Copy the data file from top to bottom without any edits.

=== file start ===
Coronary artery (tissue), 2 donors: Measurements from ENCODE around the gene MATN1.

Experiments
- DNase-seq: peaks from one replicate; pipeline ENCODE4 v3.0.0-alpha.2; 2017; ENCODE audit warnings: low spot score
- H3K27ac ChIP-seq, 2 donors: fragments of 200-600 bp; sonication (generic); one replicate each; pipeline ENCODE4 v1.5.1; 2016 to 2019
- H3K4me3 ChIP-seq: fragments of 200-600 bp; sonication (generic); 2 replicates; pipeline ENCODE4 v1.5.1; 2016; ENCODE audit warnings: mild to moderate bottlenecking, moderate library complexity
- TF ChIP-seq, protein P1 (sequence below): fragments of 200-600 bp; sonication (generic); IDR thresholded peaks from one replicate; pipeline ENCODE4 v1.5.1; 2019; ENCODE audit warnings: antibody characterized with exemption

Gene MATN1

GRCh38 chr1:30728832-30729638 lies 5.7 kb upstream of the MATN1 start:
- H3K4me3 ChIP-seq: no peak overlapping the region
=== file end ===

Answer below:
Coronary artery (tissue), 2 donors: Measurements from ENCODE around the gene MATN1.

Experiments
- DNase-seq: peaks from one replicate; pipeline ENCODE4 v3.0.0-alpha.2; 2017; ENCODE audit warnings: low spot score
- H3K27ac ChIP-seq, 2 donors: fragments of 200-600 bp; sonication (generic); one replicate each; pipeline ENCODE4 v1.5.1; 2016 to 2019
- H3K4me3 ChIP-seq: fragments of 200-600 bp; sonication (generic); 2 replicates; pipeline ENCODE4 v1.5.1; 2016; ENCODE audit warnings: mild to moderate bottlenecking, moderate library complexity
- TF ChIP-seq, protein P1 (sequence below): fragments of 200-600 bp; sonication (generic); IDR thresholded peaks from one replicate; pipeline ENCODE4 v1.5.1; 2019; ENCODE audit warnings: antibody characterized with exemption

Gene MATN1

GRCh38 chr1:30728832-30729638 lies 5.7 kb upstream of the MATN1 start:
- H3K4me3 ChIP-seq: no peak overlapping the region